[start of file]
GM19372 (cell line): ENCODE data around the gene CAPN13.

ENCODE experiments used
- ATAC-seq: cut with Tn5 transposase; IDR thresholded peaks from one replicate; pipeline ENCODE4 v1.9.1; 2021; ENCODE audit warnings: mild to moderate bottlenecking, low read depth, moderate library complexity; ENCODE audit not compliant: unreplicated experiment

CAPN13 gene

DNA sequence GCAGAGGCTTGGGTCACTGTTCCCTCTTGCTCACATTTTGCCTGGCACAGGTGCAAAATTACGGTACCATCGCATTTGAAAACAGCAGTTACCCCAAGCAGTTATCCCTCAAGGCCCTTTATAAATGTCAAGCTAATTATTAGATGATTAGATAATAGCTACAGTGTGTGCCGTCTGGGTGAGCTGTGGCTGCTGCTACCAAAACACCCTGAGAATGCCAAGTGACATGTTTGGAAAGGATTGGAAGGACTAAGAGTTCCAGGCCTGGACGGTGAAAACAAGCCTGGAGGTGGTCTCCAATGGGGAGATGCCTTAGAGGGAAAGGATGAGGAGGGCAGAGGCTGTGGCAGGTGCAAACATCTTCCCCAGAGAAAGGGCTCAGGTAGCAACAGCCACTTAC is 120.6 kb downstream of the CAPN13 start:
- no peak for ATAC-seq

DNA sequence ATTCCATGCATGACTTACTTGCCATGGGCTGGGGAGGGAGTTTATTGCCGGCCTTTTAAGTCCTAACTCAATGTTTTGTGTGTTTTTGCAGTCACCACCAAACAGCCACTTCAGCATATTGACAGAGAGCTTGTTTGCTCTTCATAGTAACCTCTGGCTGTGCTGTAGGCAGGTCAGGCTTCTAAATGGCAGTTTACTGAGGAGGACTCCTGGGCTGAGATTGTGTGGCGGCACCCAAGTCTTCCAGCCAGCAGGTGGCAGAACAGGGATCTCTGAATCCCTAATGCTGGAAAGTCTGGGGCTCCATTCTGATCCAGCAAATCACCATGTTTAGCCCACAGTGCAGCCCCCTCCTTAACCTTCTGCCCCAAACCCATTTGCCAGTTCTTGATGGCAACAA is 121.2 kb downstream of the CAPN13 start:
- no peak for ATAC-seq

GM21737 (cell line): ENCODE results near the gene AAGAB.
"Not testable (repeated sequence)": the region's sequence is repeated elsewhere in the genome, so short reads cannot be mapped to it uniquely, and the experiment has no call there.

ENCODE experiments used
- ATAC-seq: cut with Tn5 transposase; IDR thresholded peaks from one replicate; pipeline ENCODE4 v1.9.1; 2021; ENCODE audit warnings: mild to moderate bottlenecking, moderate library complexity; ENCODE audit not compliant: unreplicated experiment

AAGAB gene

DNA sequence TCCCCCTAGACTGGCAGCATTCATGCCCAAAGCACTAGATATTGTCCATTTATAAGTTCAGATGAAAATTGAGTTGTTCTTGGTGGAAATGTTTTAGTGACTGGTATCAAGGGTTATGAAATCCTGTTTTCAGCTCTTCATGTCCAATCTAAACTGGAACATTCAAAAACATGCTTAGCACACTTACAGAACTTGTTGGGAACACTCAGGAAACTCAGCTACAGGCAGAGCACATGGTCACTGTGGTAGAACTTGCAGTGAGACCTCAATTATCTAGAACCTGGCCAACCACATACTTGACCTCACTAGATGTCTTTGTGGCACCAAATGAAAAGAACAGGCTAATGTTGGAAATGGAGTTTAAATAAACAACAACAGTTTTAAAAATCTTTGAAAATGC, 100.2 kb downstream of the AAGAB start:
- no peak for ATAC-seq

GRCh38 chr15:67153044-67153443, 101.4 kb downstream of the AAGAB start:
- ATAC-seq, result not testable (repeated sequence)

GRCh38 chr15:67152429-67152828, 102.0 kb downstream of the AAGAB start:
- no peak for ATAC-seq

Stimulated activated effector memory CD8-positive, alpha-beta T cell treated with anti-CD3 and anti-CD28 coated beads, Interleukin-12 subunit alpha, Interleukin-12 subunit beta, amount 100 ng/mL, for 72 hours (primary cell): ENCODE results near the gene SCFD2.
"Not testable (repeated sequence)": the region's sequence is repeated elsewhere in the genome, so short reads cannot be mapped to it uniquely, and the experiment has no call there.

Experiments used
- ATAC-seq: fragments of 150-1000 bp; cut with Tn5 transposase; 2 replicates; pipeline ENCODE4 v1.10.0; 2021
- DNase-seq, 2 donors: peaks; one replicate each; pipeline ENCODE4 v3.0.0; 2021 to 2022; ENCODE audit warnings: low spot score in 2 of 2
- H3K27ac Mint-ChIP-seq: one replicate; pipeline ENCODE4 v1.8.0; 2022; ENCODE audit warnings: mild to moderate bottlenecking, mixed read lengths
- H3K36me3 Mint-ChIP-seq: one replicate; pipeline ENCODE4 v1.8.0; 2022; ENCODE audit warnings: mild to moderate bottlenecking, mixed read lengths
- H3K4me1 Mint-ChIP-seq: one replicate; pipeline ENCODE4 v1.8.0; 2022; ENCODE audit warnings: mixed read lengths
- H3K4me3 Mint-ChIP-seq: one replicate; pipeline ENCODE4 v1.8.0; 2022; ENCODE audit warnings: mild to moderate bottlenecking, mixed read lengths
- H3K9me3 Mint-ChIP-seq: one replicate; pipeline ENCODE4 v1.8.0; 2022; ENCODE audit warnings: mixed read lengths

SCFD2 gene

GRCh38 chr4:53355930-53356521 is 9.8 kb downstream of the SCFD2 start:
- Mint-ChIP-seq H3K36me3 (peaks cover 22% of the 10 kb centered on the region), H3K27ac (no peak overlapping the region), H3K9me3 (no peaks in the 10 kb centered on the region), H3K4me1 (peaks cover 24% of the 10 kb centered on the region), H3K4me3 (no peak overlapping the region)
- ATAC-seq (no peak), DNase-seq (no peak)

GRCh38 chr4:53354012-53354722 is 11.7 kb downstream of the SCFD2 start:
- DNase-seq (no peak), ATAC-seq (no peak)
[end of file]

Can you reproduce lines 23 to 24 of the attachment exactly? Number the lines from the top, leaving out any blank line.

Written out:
- ATAC-seq: fragments of 150-1000 bp; cut with Tn5 transposase; 2 replicates; pipeline ENCODE4 v1.10.0; 2021
- DNase-seq, 2 donors: peaks; one replicate each; pipeline ENCODE4 v3.0.0; 2021 to 2022; ENCODE audit warnings: low spot score in 2 of 2